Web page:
Crotaphytus collaris is native to the western states of the U.S. (Jones, 1997).
C. collaris inhabit rocky areas with sparse vegetation. Boulder strewn hillsides and rocky outcroppings are common in their living areas. Collared lizards dig under boulders to sleep and lay their eggs (Jones, 1997).
Length: 8-14 inches including tail.
Colors and markings are diverse in Crotaphytus collaris. They are sexually dimorphic. Males tend to be green to tan colored with patterns of dorsal spots and bars to a speckled pattern across the dorsum. Male C. collaris can also exhibit vivid yellow and orange head coloration. Female C. collaris tend to be less colorful except during breeding season when they exhibit bright orange side spots or bars. Both male and female C. collaris possess two prominent collar-like black bands at their neck, hence their name (Jones, 1997).
Crotaphytus collaris courts and mates on the ground in spring to early summer. An average clutch size is 4-6 eggs and 1-2 clutches are produced per year. Eggs are deposited in underground burrows underneath rocks or loose sand (BISON-M, 1997). The incubation period for the eggs is generally 53-94 days. Adult C. collaris exhibit no parental care (Jones, 1997).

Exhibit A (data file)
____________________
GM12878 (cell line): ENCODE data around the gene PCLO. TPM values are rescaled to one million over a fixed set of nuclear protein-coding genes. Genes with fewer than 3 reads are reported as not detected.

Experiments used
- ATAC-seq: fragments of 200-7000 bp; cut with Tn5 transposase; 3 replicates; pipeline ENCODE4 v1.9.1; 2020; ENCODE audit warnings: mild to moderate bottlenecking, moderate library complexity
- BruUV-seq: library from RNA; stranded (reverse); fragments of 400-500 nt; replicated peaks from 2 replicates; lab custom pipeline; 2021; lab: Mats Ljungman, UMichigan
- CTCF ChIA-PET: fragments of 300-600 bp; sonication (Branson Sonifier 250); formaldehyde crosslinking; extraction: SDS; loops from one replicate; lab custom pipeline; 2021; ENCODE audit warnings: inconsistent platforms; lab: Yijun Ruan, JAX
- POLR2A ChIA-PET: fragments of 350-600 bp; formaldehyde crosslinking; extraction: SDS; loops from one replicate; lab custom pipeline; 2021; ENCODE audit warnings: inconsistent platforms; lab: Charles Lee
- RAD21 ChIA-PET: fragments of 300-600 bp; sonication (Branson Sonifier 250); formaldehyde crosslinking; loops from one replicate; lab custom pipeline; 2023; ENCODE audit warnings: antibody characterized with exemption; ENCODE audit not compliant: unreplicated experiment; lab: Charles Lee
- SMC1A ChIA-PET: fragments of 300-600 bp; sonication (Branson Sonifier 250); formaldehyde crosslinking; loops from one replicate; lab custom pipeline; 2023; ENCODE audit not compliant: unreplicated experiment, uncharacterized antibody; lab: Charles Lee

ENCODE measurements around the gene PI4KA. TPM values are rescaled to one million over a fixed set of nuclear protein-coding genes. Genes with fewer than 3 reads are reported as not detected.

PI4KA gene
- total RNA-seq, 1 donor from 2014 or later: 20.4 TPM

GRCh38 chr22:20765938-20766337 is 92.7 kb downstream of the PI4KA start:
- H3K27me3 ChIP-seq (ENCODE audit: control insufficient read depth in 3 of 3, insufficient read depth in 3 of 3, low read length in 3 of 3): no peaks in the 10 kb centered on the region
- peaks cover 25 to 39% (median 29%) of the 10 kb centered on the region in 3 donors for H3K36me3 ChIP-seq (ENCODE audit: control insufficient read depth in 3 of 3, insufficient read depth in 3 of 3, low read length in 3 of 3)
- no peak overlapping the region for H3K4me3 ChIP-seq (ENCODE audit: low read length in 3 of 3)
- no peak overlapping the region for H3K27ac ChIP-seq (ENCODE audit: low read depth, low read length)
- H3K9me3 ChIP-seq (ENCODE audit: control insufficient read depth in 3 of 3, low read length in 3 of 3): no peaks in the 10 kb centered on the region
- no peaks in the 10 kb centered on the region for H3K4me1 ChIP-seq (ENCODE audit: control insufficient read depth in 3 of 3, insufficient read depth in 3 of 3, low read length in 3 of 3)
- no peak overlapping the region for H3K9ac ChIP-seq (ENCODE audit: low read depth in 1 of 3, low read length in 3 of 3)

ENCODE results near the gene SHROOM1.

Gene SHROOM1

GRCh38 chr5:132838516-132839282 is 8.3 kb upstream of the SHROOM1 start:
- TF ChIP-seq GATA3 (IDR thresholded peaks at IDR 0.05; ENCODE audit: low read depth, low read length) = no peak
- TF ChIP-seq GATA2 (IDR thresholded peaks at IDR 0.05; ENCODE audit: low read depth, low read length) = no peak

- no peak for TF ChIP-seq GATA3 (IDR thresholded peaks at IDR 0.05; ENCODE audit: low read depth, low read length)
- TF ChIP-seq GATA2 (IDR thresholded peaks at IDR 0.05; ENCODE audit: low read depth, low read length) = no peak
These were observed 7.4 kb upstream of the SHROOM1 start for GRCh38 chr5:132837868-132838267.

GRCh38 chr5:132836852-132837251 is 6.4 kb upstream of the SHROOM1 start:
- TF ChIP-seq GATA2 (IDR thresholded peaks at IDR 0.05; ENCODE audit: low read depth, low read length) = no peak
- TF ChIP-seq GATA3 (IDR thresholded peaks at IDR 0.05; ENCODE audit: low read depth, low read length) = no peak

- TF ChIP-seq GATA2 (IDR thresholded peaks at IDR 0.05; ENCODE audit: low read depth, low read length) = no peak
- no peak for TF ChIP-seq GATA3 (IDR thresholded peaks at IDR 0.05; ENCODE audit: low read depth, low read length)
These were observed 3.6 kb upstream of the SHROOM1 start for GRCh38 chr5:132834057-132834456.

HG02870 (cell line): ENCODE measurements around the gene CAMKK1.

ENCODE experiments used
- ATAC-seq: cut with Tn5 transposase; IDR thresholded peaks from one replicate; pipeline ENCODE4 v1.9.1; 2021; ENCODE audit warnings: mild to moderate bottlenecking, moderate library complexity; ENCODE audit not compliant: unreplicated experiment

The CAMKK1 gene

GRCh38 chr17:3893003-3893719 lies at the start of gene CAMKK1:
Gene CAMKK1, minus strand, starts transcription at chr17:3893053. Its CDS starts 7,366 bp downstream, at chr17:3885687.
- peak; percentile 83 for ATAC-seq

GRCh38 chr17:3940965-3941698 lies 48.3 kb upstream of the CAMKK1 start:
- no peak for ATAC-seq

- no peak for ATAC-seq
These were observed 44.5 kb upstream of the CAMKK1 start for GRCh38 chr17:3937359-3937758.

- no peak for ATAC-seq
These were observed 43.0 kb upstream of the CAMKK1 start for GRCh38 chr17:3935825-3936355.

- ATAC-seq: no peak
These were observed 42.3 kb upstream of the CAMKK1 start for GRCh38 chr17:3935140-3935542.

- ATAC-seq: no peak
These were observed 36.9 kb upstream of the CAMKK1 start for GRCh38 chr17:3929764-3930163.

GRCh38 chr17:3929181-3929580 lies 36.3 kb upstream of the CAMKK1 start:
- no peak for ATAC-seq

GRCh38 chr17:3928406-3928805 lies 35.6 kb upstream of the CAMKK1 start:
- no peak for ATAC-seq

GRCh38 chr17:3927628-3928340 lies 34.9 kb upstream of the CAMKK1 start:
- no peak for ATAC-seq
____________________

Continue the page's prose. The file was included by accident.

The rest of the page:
Collared lizards tend to be most active during the warmest part of the day. These lizards stalk their prey on the ground. They also like to bask on rocks (Jones, 1997).
Crotaphytus collaris is mainly insectivorous and carnivorous. Occasionally their diet may consist of plant matter. C. collaris does vary its diet depending on what is abundant. Food can range from grasshoppers to smaller lizards (Jones, 1997).
C. collaris is known for running rapidly upright on its hindlegs (Cogger and Zweifel, 1998). They also wave their tail in a cat like fashion before grabbing prey (Kaplan, 1995).
Melissa Linsted (author), Michigan State University, James Harding (editor), Michigan State University.
living in the Nearctic biogeographic province, the northern part of the New World. This includes Greenland, the Canadian Arctic islands, and all of the North American as far south as the highlands of central Mexico.
the area in which the animal is naturally found, the region in which it is endemic.
BISON-M, .. 1997. "Biota Information System of New Mexico: Collared Lizard (Crotaphytus collaris)" (On-line). Accessed Nov. 16, 1999 at http://www.fw.vt.edu/fishex/nmex_main/species/030030.htm.
Cogger, H., R. Zweifel. 1998. Encyclopedia of Reptiles and Amphibians. San Diego, CA: Academic Press.
Jones, T. 1997. "Captive Care and Breeding of Collared Lizards" (On-line). Accessed Nov. 16, 1999 at http://www.collaredlizard.com/articles.htm.
Kaplan, M. 1995. "Collared Lizards" (On-line). Accessed Nov. 16, 1999 at http://www.sonic.net/~melissk/collared.html.